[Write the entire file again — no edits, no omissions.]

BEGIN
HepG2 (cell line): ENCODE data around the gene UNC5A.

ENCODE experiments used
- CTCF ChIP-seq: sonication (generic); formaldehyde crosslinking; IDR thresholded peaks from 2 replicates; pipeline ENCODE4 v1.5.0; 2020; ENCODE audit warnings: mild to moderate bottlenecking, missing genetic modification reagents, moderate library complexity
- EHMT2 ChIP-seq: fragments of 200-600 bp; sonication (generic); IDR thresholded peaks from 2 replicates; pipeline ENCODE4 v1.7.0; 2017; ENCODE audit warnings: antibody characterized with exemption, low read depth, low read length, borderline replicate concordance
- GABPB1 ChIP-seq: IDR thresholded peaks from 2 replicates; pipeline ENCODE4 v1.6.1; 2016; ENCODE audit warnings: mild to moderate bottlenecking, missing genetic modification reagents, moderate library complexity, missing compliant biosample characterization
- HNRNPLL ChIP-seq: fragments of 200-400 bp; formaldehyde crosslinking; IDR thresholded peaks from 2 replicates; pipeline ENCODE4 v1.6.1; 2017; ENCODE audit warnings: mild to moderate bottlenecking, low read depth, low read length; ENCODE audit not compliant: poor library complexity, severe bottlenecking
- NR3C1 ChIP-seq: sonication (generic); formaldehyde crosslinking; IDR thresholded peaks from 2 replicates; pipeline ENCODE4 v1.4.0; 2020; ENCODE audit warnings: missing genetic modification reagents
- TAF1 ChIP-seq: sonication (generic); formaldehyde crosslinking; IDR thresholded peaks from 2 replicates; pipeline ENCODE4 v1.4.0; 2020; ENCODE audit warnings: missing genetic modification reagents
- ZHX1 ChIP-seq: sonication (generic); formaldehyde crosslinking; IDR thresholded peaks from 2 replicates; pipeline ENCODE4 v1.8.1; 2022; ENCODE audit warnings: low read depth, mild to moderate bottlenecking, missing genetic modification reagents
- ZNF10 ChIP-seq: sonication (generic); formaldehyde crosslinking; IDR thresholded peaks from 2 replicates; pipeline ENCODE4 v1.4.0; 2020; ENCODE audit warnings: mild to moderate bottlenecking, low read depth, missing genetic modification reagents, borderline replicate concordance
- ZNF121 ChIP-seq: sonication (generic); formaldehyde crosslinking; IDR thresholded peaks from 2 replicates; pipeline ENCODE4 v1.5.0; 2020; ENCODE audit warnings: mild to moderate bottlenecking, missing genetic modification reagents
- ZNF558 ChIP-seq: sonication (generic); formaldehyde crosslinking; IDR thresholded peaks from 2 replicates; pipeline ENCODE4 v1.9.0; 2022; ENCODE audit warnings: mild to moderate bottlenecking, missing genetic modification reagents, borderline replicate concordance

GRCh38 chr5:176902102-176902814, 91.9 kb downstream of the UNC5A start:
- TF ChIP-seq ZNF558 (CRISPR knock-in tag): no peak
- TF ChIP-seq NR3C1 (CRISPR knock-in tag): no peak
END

HepG2 (cell line): ENCODE data around the gene UNC5A.

ENCODE experiments used
- CTCF ChIP-seq: sonication (generic); formaldehyde crosslinking; IDR thresholded peaks from 2 replicates; pipeline ENCODE4 v1.5.0; 2020; ENCODE audit warnings: mild to moderate bottlenecking, missing genetic modification reagents, moderate library complexity
- EHMT2 ChIP-seq: fragments of 200-600 bp; sonication (generic); IDR thresholded peaks from 2 replicates; pipeline ENCODE4 v1.7.0; 2017; ENCODE audit warnings: antibody characterized with exemption, low read depth, low read length, borderline replicate concordance
- GABPB1 ChIP-seq: IDR thresholded peaks from 2 replicates; pipeline ENCODE4 v1.6.1; 2016; ENCODE audit warnings: mild to moderate bottlenecking, missing genetic modification reagents, moderate library complexity, missing compliant biosample characterization
- HNRNPLL ChIP-seq: fragments of 200-400 bp; formaldehyde crosslinking; IDR thresholded peaks from 2 replicates; pipeline ENCODE4 v1.6.1; 2017; ENCODE audit warnings: mild to moderate bottlenecking, low read depth, low read length; ENCODE audit not compliant: poor library complexity, severe bottlenecking
- NR3C1 ChIP-seq: sonication (generic); formaldehyde crosslinking; IDR thresholded peaks from 2 replicates; pipeline ENCODE4 v1.4.0; 2020; ENCODE audit warnings: missing genetic modification reagents
- TAF1 ChIP-seq: sonication (generic); formaldehyde crosslinking; IDR thresholded peaks from 2 replicates; pipeline ENCODE4 v1.4.0; 2020; ENCODE audit warnings: missing genetic modification reagents
- ZHX1 ChIP-seq: sonication (generic); formaldehyde crosslinking; IDR thresholded peaks from 2 replicates; pipeline ENCODE4 v1.8.1; 2022; ENCODE audit warnings: low read depth, mild to moderate bottlenecking, missing genetic modification reagents
- ZNF10 ChIP-seq: sonication (generic); formaldehyde crosslinking; IDR thresholded peaks from 2 replicates; pipeline ENCODE4 v1.4.0; 2020; ENCODE audit warnings: mild to moderate bottlenecking, low read depth, missing genetic modification reagents, borderline replicate concordance
- ZNF121 ChIP-seq: sonication (generic); formaldehyde crosslinking; IDR thresholded peaks from 2 replicates; pipeline ENCODE4 v1.5.0; 2020; ENCODE audit warnings: mild to moderate bottlenecking, missing genetic modification reagents
- ZNF558 ChIP-seq: sonication (generic); formaldehyde crosslinking; IDR thresholded peaks from 2 replicates; pipeline ENCODE4 v1.9.0; 2022; ENCODE audit warnings: mild to moderate bottlenecking, missing genetic modification reagents, borderline replicate concordance

GRCh38 chr5:176902102-176902814, 91.9 kb downstream of the UNC5A start:
- TF ChIP-seq ZNF558 (CRISPR knock-in tag): no peak
- TF ChIP-seq NR3C1 (CRISPR knock-in tag): no peak